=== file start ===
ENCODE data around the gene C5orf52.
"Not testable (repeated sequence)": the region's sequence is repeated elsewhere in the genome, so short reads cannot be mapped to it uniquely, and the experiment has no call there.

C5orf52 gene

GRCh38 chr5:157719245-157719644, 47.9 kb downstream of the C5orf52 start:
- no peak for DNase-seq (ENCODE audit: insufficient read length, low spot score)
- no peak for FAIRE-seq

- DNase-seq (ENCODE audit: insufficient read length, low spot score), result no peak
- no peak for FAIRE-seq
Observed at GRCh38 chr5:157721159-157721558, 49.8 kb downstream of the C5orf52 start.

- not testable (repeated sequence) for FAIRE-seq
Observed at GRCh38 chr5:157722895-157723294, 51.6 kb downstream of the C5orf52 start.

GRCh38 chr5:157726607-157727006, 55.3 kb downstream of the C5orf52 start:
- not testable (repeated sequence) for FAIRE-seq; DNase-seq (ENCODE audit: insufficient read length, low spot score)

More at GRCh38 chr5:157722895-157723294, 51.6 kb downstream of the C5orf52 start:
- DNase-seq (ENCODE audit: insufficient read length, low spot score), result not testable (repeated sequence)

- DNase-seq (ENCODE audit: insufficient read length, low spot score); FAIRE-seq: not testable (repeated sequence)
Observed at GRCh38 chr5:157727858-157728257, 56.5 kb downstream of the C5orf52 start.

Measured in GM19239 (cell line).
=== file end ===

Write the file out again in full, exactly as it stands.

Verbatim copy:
ENCODE data around the gene C5orf52.
"Not testable (repeated sequence)": the region's sequence is repeated elsewhere in the genome, so short reads cannot be mapped to it uniquely, and the experiment has no call there.

C5orf52 gene

GRCh38 chr5:157719245-157719644, 47.9 kb downstream of the C5orf52 start:
- no peak for DNase-seq (ENCODE audit: insufficient read length, low spot score)
- no peak for FAIRE-seq

- DNase-seq (ENCODE audit: insufficient read length, low spot score), result no peak
- no peak for FAIRE-seq
Observed at GRCh38 chr5:157721159-157721558, 49.8 kb downstream of the C5orf52 start.

- not testable (repeated sequence) for FAIRE-seq
Observed at GRCh38 chr5:157722895-157723294, 51.6 kb downstream of the C5orf52 start.

GRCh38 chr5:157726607-157727006, 55.3 kb downstream of the C5orf52 start:
- not testable (repeated sequence) for FAIRE-seq; DNase-seq (ENCODE audit: insufficient read length, low spot score)

More at GRCh38 chr5:157722895-157723294, 51.6 kb downstream of the C5orf52 start:
- DNase-seq (ENCODE audit: insufficient read length, low spot score), result not testable (repeated sequence)

- DNase-seq (ENCODE audit: insufficient read length, low spot score); FAIRE-seq: not testable (repeated sequence)
Observed at GRCh38 chr5:157727858-157728257, 56.5 kb downstream of the C5orf52 start.

Measured in GM19239 (cell line).